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October 31, 2005

Troopers' Tips Make Halloween Not So Scary

West Trenton - With Halloween upon us, the New Jersey State Police are reminding parents and their Halloween goblins about some important safety precautions. While Halloween is fun for our children, it can also be a very dangerous time.

Halloween offers special challenges for parents, drivers and children. Here are some State Police safety tips to help make the 2005 Halloween holiday safe and enjoyable for everyone:


  • Consider using make-up rather than masks. Masks may obstruct a child's vision making it difficult for them to see oncoming traffic.
  • Wear light-colored clothing or add reflective tape to darker costumes. Always carry a flashlight at night. Inexpensive battery-operated strobe lights are now sold in many drug stores and convenience stores.
  • An adult should always accompany small children when they are out trick-or-treating. Older children should travel in groups for their safety.
  • Make sure trick-or-treaters know to only approach familiar houses that have outside lights on and NEVER TO ENTER A STRANGER'S HOUSE OR VEHICLE.
  • The best advice: Trick-or-treat in daylight hours.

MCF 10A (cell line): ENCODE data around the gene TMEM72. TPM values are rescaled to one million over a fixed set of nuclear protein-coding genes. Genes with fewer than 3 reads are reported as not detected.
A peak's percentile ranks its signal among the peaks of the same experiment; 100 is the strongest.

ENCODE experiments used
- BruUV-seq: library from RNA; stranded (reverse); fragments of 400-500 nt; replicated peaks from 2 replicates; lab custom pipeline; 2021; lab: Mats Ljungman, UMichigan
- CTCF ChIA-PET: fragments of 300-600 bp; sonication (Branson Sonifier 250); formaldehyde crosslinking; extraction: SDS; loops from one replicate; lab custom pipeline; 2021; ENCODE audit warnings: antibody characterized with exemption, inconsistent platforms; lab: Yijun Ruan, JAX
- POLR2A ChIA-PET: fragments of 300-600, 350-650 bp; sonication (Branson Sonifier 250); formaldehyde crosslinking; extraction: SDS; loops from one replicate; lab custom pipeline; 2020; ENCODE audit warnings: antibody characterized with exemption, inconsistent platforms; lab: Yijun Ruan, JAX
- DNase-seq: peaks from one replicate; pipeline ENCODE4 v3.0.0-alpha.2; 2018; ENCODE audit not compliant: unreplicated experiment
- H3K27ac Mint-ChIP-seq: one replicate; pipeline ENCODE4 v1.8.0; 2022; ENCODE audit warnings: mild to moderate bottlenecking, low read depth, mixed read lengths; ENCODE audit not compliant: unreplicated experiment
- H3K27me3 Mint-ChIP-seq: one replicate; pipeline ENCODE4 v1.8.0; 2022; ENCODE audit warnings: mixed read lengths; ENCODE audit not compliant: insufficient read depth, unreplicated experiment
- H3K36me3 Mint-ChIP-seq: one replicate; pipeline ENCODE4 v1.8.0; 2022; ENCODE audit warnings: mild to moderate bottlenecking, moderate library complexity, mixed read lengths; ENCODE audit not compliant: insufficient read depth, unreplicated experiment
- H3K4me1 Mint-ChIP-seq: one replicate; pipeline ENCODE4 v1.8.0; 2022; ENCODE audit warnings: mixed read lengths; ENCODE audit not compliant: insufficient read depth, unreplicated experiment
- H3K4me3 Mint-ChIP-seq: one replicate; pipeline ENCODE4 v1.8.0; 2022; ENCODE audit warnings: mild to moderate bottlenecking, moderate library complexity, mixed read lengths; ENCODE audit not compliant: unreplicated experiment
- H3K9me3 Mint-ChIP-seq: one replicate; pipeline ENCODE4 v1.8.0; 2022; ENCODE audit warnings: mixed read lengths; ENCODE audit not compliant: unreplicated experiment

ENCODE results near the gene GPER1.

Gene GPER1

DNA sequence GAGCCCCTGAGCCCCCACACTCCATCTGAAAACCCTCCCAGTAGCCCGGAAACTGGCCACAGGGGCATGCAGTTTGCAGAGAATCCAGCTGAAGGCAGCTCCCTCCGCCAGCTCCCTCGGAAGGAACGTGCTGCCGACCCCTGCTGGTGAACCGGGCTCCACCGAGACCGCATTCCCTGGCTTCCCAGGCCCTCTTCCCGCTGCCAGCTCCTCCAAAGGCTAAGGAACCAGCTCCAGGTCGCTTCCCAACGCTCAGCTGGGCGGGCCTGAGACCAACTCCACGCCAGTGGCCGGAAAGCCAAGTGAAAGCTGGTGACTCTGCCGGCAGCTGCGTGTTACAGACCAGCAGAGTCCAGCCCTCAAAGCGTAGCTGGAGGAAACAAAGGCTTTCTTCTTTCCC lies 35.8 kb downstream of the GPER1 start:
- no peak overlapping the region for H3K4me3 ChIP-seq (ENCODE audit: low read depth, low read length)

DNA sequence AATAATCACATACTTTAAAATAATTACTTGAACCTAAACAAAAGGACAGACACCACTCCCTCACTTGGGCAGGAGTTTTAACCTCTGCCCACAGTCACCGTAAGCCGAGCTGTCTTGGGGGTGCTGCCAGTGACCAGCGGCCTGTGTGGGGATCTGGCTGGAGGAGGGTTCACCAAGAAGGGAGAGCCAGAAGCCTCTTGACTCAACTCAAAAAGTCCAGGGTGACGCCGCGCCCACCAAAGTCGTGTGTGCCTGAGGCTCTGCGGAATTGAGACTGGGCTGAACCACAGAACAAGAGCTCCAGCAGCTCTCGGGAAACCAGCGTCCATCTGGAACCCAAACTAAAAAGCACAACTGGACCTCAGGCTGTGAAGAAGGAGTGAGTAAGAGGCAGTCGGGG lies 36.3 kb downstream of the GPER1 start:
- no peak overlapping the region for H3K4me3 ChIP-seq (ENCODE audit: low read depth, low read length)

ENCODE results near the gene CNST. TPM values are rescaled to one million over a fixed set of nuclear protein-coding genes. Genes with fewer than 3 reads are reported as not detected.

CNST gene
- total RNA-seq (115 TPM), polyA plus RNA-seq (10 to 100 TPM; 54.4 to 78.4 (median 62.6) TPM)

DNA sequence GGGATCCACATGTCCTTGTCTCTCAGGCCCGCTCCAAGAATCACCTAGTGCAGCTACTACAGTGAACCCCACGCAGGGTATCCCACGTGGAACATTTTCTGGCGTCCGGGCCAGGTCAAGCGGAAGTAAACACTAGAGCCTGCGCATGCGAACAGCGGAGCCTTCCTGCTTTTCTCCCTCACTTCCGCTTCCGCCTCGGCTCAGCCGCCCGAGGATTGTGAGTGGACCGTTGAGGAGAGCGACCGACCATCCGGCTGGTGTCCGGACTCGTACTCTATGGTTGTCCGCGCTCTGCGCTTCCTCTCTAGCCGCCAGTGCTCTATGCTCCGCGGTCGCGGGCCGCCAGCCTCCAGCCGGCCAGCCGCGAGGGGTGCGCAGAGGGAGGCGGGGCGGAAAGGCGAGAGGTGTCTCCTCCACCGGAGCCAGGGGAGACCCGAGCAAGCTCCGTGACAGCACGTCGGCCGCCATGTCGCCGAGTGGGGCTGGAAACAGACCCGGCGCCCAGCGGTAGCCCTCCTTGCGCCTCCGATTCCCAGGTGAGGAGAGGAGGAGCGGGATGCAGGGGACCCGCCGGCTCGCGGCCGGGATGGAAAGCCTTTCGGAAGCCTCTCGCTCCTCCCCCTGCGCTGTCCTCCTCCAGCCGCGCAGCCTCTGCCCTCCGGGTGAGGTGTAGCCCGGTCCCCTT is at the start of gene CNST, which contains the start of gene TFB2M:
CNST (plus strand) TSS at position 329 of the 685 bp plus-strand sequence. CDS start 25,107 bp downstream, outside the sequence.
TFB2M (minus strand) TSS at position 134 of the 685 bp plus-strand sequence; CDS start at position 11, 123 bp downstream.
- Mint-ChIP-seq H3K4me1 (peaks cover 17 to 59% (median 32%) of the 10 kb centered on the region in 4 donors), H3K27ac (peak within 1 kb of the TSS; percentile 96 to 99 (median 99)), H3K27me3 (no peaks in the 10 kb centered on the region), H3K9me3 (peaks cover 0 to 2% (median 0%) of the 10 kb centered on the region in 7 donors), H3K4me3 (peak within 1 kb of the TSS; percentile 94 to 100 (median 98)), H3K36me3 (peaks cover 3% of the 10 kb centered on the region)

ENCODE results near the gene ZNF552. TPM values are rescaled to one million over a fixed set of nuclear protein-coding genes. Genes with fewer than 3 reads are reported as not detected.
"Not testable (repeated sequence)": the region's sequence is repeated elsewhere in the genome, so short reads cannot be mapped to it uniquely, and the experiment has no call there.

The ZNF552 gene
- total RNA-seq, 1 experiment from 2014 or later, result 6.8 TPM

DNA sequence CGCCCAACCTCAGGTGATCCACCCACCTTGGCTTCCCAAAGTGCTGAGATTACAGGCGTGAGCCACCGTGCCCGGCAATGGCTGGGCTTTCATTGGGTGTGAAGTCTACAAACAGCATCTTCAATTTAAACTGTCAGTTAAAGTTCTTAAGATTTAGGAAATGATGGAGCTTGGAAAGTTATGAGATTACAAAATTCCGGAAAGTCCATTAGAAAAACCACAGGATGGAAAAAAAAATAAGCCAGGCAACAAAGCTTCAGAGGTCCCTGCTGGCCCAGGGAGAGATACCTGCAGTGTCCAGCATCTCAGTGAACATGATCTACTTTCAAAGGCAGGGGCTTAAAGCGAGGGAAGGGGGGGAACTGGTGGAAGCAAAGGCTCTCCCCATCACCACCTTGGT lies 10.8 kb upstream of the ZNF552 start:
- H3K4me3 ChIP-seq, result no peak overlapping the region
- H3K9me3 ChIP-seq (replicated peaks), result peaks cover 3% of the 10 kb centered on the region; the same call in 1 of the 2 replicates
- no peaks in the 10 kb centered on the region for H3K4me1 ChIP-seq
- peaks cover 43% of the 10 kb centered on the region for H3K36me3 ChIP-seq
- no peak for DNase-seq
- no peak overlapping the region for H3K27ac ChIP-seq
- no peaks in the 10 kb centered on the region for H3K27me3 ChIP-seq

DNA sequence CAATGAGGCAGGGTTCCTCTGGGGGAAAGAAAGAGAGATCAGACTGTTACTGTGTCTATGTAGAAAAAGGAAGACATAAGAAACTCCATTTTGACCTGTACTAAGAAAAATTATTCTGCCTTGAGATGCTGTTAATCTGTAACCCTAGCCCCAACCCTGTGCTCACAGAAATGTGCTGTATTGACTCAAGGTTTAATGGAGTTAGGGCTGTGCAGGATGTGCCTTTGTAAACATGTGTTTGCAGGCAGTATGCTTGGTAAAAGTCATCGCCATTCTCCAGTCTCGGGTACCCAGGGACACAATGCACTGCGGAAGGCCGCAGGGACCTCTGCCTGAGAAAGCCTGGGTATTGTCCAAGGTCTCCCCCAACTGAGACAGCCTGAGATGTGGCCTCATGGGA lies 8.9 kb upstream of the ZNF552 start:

• Stay alert at all times for young children who may dart in front of your vehicle unexpectedly. In the excitement of the day, trick-or-treaters probably won't be paying attention to passing motor vehicles, so slow down and drive cautiously.
  • If you attend a Halloween party where alcohol is served, make sure you have a designated driver for the trip home. Alcohol, even in small amounts, slows reaction time and dulls the senses. With small children running from house to house, driving while under the influence can have a deadly result.
  • If you are transporting trick-or-treaters, remember that seat belt laws are not a burden, but a proven lifesaving measure. Costume or not, buckle up!


  • Consider handing out something other than candy-fast food coupons, pens, sports cards...
  • All opened candy should be thrown out. Make your own trick-or-treaters wait until they return home, and you have examined their goodies, before they sample any treats. It is sad to think people may tamper with food and candy given to children, but better safe than sorry.


Halloween isn't just for kids. Spend quality time with your children by trick-or-treating with them-it's not only safer for them to walk with an adult, but it also can be a lot of fun for you.

The New Jersey State Police believe there is nothing more important than the safety and care of children. Please consider these suggestions and have a safe and happy Halloween.

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